People are a salty ingredient to make cities work. In some cities, for example, the coffee is terrible and no one notices. Or the streets are immaculate and no one pays heed. In Pittsburgh there are no bakeries but once there were many. In Chicago, there is no lettuce. In Yakima, there are the husks of a lovely opera house and a handsome Nordstrom. In New Haven, the one-way streets have leached the sense of walking at all.
Our very hip corporations (Apple, Google, Facebook) exist by recruiting, an obvious and essential cunning. Ffiteen years ago, Microsoft could tell you who graduated first in their class, all over the world, and their blood types. Cities, which ought to woo people, instead woo corporations, often on the basest value, often with little mind to human consequence. Athletes, of course, are the quickest promise, so they get offers.
Most cities just push on, play the hand they are dealt, eat what is front of them. Good days and bad days. But what if they courted their own native sons and daughters, the ones who moved away and made successes in other cities?
By the late 1960s and '70s, by the glint of the duct- taped door latch at Watergate, there were quiet emigrations from the East Coast, headed to the West. Now, 40 years later, the whole country is tilted West and the Eastern Seaboard cities are still melting cheese on broiled fish.
But not every older city. North Carolina has a proud new influx of white families from the West, and South Carolina has a proud new influx of black families from urban Chicago and Detroit.
Here is a suggestion, a folly in part, but a notion for urban-talent drafting. Gather the city fathers and mothers, the council and the movers together, and make a list of the good ones who got away. Someone will know who to put on it: native sons and daughters who have, for one reason or another, succeeded elsewhere. Doctors and dancers, speakers and writers, thinkers and doers.
Then send them a letter, a letter of pride and praise, the kind of letter you routinely get from your cunning college alumni fund. But you are not looking for money — you are looking for much more than that. Ask them, straight out, what would it take for them to move back.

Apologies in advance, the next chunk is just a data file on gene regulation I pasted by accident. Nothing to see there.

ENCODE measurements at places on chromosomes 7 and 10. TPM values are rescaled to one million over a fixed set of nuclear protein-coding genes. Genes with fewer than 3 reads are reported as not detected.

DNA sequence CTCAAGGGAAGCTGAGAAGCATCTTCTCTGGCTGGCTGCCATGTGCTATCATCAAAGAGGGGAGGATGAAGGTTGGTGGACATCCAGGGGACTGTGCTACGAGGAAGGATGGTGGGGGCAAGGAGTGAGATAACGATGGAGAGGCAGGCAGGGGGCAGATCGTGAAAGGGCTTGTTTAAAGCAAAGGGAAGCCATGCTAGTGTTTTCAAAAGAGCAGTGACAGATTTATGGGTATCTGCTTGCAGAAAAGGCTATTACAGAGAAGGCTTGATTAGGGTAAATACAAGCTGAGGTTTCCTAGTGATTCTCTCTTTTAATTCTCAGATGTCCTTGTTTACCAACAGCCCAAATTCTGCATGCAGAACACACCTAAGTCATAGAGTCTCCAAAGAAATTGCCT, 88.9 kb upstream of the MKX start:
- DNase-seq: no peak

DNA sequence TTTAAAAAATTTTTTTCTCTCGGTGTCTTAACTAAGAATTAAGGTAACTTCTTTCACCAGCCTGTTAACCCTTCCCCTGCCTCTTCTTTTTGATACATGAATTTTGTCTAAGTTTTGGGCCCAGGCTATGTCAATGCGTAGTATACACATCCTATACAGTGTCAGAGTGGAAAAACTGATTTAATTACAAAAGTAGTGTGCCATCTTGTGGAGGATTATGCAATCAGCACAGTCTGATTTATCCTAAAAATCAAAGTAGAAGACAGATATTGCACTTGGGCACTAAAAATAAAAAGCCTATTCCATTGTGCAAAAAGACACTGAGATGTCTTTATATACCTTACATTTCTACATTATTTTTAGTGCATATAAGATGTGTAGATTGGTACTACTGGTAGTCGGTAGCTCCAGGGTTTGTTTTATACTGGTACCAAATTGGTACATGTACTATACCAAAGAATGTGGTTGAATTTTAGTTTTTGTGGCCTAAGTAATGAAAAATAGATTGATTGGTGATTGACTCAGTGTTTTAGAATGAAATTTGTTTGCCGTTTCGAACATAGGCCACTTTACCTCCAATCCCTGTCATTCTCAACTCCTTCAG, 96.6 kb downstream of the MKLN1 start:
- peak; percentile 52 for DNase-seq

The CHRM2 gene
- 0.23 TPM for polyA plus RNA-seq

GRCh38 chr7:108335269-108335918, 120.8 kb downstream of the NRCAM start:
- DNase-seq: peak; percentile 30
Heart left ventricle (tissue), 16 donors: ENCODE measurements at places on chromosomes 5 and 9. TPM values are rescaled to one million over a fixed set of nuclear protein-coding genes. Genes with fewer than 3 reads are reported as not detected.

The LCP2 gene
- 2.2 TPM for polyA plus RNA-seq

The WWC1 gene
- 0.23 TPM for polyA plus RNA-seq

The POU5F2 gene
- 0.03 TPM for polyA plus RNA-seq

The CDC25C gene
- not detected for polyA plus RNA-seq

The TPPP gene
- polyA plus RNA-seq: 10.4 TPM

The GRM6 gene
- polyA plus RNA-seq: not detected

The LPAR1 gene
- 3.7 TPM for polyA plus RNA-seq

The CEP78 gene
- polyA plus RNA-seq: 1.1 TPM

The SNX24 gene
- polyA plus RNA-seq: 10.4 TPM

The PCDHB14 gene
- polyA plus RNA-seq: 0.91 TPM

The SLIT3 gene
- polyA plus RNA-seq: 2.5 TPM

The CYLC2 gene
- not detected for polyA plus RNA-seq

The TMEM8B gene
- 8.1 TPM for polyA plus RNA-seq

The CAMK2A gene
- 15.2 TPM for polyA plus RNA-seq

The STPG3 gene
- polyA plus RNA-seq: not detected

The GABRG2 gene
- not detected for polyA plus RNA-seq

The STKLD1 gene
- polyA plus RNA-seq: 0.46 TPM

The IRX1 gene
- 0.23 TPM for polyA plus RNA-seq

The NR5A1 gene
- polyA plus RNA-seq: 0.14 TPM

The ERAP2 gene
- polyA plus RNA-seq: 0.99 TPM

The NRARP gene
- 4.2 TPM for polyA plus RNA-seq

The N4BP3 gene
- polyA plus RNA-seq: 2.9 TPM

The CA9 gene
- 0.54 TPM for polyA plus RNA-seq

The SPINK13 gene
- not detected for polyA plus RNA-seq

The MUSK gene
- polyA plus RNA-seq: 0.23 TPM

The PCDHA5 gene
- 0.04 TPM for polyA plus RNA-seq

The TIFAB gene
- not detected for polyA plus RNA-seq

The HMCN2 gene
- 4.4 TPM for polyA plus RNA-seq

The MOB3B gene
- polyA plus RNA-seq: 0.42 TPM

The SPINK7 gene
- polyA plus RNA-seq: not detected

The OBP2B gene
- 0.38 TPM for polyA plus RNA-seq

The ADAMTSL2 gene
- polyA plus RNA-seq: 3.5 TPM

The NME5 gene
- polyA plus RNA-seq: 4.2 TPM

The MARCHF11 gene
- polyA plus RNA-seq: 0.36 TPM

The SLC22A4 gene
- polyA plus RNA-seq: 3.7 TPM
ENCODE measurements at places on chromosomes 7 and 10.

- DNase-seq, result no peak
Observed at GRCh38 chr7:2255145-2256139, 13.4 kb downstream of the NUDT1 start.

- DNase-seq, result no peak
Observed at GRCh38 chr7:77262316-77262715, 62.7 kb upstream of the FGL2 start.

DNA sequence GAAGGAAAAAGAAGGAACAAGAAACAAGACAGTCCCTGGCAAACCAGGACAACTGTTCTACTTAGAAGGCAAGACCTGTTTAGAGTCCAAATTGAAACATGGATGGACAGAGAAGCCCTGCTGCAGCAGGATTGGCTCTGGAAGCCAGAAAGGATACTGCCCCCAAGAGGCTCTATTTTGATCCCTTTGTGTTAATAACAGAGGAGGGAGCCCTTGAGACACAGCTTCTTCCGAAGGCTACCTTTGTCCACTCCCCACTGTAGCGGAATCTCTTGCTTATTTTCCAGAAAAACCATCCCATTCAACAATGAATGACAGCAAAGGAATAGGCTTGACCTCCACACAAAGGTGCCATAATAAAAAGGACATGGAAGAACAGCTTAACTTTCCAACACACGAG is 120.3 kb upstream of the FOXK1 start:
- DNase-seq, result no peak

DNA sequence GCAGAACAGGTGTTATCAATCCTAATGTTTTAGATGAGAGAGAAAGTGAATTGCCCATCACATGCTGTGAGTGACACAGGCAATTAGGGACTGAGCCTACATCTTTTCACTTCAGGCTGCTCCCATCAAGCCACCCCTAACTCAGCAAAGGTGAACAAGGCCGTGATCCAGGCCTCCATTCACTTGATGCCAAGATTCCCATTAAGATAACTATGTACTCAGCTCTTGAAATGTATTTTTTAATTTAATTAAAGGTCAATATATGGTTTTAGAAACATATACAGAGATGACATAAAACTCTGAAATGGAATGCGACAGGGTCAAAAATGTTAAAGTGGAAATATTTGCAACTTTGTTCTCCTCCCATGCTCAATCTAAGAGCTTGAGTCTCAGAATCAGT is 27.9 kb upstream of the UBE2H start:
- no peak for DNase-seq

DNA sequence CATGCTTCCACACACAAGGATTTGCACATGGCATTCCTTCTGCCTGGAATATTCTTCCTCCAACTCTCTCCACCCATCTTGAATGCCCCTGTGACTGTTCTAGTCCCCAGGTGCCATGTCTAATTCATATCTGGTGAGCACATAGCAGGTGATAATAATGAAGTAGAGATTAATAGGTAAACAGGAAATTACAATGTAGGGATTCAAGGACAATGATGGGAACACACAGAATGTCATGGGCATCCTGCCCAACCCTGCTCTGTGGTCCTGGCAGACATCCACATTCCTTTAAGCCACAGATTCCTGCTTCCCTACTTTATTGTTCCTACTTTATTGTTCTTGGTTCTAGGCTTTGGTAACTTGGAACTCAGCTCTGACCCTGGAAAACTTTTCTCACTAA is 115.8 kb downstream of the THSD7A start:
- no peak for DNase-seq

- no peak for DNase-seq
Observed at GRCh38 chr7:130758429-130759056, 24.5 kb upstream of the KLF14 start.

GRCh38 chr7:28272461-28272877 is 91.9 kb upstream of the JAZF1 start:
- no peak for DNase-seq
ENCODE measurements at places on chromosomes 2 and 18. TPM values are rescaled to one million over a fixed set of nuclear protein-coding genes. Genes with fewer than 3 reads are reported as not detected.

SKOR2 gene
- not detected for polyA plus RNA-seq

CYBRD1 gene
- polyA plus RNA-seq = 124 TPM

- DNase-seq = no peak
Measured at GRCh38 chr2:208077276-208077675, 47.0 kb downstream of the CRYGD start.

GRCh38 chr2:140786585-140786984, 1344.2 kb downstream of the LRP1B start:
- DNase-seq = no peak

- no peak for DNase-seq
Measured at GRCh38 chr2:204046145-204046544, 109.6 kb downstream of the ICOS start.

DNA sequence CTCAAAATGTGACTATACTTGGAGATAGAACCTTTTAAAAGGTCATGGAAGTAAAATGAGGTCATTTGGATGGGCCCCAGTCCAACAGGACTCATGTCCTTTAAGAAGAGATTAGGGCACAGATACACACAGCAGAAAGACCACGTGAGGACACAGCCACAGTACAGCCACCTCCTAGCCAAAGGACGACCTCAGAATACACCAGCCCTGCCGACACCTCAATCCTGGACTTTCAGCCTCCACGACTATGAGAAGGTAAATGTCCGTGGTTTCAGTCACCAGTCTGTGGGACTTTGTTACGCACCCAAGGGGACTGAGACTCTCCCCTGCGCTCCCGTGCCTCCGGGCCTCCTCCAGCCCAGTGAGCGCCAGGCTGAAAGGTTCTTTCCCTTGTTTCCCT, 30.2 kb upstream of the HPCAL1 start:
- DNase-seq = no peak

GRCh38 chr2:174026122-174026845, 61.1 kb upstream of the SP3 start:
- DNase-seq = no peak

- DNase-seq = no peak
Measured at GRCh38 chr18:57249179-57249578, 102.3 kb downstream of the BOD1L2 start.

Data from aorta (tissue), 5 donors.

And mean it. This is going to cost you money, real money, but not near the money your faltering town has squandered. Ask them, what would it take? What would it take for you to come back to Hoboken and do it from here?
I have been posing this question to people who, like me, migrated West decades ago. They are not looking to move, but some things are missed, some were lost, and always some blood runs deep.
My friend from New Haven, for instance, is still mad at New Haven, and nothing less than the streets returned to two-way, two true hat shops, an apartment in the venerable old Taft Hotel right next to Yale, and a fish market — for nothing less would he ever settle.
Or the director of nursing from St. Louis: yes, she would return, but not until all smoking was banned in the metropolitan area. Or the San Francisco choreographer, with three young children: he would need their college tuitions guaranteed, wherever they want to go, for he knows he will always be busy but he will never have that kind of money. And a house, on Hartford's Sigourney Street if it could be, with the lovely maples.
Or young Kristin, who came out to Seattle right from graduate school, towing a $100,000 education debt and still is waiting for work as an architect. She is an enviable generation of immigrants — smart and brave and healthy and loyal. She asked me, how would Buffalo get her back? Easy, I said, we pay all the school loans and you start work next week!
Imagine the full page ad in a national newspaper: Buffalo Wants You! We Pay College Loans!!
But how could you pay for this, a many million dollar vague investment in people? The cities are broke, the lotteries and Indian casinos only pay for potholes, the taxes have leaked like a prison breakout.
But, in another sense, it is quite close. Consider the Facebook factor, the true engine behind the website. For Facebook, people are the money, the inventory, the product, the pod. If nothing else is revealed, it is the commerce of people, the indefinable but sensual involvement of humans, that is the street worth.
People, salty people, make a city, people make the food better and the arts better and the ethics better, people repel the corrupt and feed the hopes. Crudely put, Seattle has better coffee because it now insists on better coffee. Not because it always knew.
Drafting teams for urbanism? A sort of folly, maybe, but only until someone does it well before you. Fix the one-way streets, ban smoking, pay three college tuitions. If they bring you people who cannot help but make matters better, it may, in the end, be a cunning business.